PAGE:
Dystopia themed works have come to rival the wizarding world of Harry Potter, and the vampiric machinations of Stephanie Meyers as the current trend in young adult literature and films. The current glut of post-apocalyptic and dystopic works with anti-establishment sentiments can in some part be credited to the wild success of Suzanne Collin’s The Hunger Games. But years before Hunger Games, there was The Giver, which has since become a staple on middle school bookshelves. And years before the latter was adapted into a film, Jeff Bridges – “The Dude” – was already making plans to turn ‘Giver’ into a movie.
Finally out of production hell, and (perhaps) inconveniently surfacing at a time when people are getting tired of sixteen year old heroes single-handedly conquering oppressive regimes, Giver is thankfully not the Hunger Games ripoff that it had looked like it would be to many long-time fans of the book. Though perhaps it slightly tones down its source material (which was on many banned reading lists for its controversial nature), The Giver is still a thought provoking film with a deep strata of underlying messages and philosophical themes.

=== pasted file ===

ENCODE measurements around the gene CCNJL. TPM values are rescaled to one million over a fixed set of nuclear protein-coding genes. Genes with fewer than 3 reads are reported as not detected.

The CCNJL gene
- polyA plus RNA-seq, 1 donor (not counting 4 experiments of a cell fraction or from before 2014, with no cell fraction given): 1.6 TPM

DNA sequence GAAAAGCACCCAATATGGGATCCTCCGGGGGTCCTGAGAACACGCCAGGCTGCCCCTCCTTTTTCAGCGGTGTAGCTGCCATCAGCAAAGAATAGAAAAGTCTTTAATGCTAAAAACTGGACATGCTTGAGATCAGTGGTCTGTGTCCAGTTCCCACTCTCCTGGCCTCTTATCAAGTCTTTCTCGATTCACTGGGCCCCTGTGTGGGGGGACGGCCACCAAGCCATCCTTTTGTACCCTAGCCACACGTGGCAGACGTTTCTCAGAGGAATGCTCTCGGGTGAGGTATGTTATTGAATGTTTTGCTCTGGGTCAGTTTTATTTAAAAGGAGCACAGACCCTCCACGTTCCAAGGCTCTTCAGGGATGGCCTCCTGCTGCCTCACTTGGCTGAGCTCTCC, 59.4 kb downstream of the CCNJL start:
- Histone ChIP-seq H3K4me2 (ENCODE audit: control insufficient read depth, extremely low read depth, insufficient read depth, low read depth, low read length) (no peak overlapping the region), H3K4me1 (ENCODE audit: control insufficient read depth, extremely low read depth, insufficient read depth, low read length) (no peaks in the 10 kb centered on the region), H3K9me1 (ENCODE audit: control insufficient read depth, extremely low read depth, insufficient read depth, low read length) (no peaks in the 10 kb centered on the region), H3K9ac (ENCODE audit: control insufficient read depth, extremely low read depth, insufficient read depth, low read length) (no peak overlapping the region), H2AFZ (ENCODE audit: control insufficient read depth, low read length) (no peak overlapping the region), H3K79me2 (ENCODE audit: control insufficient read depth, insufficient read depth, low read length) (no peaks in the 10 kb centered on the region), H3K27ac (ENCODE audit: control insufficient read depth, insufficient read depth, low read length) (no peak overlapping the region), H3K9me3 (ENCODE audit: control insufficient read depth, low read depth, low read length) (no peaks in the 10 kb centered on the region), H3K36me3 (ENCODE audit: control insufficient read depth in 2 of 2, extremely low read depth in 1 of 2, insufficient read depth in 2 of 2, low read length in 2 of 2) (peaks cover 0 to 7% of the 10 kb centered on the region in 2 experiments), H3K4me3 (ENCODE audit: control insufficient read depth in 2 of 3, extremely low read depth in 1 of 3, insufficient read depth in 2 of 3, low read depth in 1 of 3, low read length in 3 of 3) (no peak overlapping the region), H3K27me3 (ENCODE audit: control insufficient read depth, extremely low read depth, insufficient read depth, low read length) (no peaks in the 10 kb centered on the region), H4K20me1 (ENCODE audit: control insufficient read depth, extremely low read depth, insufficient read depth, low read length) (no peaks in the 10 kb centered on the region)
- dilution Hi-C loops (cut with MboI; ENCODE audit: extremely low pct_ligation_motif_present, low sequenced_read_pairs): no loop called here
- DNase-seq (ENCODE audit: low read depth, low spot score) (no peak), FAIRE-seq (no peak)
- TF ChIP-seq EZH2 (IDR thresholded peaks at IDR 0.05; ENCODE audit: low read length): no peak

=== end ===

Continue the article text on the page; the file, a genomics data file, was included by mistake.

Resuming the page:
Giver begins, suspiciously enough, in a black and white world of white washed buildings, in a symmetric and orderly society perched atop a vast plateau. This is our first glimpse of the film’s wonderfully effective but subdued visuals, which convey an impressively convincing futuristic world with cool technologies that seem believably evolved from our own, and which never distract from the story. Any feelings of offness that we get from the unexpected use of monochrome quickly fade away in a world of polite people who co-operate in a seemingly perfect society, where citizens of a community meet to celebrate the achievements of local children who are graduating to higher grades, and the lives of senior citizens who proudly stand in a row waiting to be released to “Elsewhere”.